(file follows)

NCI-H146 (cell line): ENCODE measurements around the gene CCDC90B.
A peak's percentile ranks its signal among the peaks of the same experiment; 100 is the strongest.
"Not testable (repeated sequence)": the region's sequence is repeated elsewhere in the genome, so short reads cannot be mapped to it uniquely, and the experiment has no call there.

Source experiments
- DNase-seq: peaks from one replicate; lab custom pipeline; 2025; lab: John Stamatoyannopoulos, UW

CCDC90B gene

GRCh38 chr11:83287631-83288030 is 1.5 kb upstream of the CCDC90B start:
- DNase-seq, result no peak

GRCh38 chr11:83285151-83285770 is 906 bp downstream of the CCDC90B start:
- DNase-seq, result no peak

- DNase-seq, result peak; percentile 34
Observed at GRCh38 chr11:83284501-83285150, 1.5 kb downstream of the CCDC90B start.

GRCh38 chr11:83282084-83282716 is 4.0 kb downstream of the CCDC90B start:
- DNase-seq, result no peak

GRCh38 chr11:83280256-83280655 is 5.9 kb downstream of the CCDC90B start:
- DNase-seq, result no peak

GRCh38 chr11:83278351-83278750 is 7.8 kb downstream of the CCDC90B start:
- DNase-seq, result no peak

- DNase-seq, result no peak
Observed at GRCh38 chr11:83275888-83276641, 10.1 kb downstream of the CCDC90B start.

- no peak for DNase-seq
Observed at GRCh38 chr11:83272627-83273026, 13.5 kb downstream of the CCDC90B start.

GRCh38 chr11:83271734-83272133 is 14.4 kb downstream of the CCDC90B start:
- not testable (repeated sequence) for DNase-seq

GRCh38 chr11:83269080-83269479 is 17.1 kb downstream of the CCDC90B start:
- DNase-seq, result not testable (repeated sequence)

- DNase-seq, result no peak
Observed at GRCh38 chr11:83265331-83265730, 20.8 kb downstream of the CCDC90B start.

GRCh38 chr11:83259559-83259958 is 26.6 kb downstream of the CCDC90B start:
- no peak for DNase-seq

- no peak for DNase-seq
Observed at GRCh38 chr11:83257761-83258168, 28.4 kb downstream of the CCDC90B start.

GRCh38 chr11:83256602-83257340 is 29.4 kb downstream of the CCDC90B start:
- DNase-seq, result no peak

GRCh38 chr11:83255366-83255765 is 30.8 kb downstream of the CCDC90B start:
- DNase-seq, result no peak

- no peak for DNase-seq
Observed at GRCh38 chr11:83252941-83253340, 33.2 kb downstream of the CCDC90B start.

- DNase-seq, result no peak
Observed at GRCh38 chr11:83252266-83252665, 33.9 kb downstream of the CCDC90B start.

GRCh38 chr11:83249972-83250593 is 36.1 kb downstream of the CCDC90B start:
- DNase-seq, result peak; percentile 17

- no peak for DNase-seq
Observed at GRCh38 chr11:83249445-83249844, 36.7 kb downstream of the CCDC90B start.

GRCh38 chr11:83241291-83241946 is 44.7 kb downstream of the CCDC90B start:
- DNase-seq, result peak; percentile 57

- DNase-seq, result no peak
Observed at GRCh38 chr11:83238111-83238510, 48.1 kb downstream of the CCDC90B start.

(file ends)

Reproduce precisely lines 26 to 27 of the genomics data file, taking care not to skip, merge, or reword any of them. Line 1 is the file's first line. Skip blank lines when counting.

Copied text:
- DNase-seq, result not testable (repeated sequence)

- DNase-seq, result no peak